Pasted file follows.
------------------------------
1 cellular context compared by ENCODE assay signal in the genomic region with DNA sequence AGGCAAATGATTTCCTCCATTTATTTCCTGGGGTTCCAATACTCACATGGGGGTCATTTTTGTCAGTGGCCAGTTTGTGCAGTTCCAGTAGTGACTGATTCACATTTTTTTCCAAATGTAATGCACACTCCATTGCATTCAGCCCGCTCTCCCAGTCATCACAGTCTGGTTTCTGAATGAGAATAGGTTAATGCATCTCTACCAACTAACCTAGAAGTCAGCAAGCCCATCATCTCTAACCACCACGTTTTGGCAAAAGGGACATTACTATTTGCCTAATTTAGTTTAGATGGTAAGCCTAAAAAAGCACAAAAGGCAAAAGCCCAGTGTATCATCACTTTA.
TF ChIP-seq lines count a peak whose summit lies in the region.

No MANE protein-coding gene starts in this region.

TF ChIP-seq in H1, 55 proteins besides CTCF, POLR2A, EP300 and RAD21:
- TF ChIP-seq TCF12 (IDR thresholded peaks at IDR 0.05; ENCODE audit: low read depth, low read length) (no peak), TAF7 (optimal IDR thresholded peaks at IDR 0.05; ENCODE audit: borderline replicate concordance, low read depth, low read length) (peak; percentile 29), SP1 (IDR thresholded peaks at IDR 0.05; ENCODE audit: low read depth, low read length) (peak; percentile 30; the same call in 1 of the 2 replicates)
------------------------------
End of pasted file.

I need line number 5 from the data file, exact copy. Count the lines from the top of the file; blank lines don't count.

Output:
- TF ChIP-seq TCF12 (IDR thresholded peaks at IDR 0.05; ENCODE audit: low read depth, low read length) (no peak), TAF7 (optimal IDR thresholded peaks at IDR 0.05; ENCODE audit: borderline replicate concordance, low read depth, low read length) (peak; percentile 29), SP1 (IDR thresholded peaks at IDR 0.05; ENCODE audit: low read depth, low read length) (peak; percentile 30; the same call in 1 of the 2 replicates)